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My SO used to say, "If some is good, too much is better." He meant that you can't get enough of a good thing. I used to be amazed that he had years of the same fruit juice for breakfast (grape), that he travelled the same street to work (Victory Bl), and that he played the same computer game (Midnight Sunitaire) over and over. He even concentrated his reading experience on one type of nonfiction writing.

Then he lost his driver's licence because of his Parkinson's and had to change some of his habits. He found that there were other juices to be had, other streets to travel (to the VA) and many other books in the world just waiting to be read. Just recently he asked for variety in the dinner menu, as, he said, he was ready to grow fins or feathers if we had any more fish or chicken.

I have always found that you can indeed have too much of a good thing. After a week of peanut butter sandwiches, I would switch to tuna. Or a few days of chinese chicken salad, I was ready for a granola bar instead. A recent study suggests that our internal record keeping of exeriences is typically incomplete and imbalanced. We tend to forget the variety in our lives of three things: people, music, and food.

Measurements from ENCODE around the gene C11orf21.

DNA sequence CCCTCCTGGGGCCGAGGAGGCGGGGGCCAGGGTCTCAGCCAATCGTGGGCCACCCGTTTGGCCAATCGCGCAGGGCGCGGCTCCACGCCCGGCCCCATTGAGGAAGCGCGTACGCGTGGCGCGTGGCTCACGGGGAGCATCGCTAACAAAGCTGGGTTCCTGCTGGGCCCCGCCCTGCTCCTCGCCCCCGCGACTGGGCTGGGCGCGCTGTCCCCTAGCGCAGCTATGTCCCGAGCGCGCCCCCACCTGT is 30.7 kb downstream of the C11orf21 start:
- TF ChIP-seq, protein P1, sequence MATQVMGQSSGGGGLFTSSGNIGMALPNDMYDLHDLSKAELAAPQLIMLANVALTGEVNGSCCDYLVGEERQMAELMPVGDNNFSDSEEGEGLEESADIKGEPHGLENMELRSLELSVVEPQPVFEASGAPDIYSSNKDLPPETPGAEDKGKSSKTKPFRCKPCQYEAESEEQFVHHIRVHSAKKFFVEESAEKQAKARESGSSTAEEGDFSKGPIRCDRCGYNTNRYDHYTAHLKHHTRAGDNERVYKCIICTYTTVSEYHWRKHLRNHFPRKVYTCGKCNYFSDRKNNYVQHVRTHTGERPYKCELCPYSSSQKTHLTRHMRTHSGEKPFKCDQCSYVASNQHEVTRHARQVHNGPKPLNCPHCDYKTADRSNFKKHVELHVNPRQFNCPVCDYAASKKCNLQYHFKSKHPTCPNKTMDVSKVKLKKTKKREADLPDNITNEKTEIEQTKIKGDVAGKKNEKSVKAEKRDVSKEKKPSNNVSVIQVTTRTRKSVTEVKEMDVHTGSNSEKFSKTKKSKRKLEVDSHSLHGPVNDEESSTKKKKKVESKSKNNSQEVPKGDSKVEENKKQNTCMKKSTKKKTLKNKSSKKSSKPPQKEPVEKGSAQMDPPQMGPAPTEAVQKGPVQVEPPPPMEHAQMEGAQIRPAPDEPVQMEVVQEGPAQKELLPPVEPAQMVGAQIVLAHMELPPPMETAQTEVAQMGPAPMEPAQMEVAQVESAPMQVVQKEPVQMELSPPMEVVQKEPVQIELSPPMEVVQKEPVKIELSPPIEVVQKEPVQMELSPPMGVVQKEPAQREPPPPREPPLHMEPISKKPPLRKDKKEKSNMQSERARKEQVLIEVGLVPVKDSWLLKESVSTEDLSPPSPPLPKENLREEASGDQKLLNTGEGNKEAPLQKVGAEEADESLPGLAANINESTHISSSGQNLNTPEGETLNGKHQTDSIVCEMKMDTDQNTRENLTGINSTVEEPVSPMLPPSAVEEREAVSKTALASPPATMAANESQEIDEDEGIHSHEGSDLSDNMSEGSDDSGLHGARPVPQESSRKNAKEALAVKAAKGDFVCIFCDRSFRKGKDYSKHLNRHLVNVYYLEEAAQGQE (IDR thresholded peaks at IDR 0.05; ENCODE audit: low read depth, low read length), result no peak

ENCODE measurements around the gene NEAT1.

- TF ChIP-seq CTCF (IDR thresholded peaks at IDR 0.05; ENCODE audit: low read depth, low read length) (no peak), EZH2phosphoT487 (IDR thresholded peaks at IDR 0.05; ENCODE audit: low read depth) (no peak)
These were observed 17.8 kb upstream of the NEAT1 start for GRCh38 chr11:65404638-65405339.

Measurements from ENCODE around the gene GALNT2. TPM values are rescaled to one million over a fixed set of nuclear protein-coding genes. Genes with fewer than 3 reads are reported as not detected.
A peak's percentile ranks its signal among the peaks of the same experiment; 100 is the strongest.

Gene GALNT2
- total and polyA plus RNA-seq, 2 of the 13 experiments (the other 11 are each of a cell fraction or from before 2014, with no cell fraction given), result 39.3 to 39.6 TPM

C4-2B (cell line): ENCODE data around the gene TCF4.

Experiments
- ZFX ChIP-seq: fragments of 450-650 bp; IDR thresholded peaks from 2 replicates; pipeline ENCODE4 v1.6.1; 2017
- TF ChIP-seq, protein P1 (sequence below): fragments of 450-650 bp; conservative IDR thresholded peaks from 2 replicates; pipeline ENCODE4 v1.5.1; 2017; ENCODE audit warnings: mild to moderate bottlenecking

They also found that satiation can be relieved by virtual experiences: remembering other times, other places, early friendships, other favorite foods, long-unheard music. And that a bit of real variety can restore interest in what had become boring.

This could be important in a restricted diet, where you begin to feel that one more lettuce leaf is going to turn you into a hamster. And doubly important in a job where monotony can be both mind-numbing and dangerous.

We often tell our employees who have to traverse the same set of streets to play "mind games": to look for something new, to find objects in alphabetical order, to do anything to break the monotony which leads to carelessness and accidents.

Nice to know that we're on the right track, literally and metaphorically.

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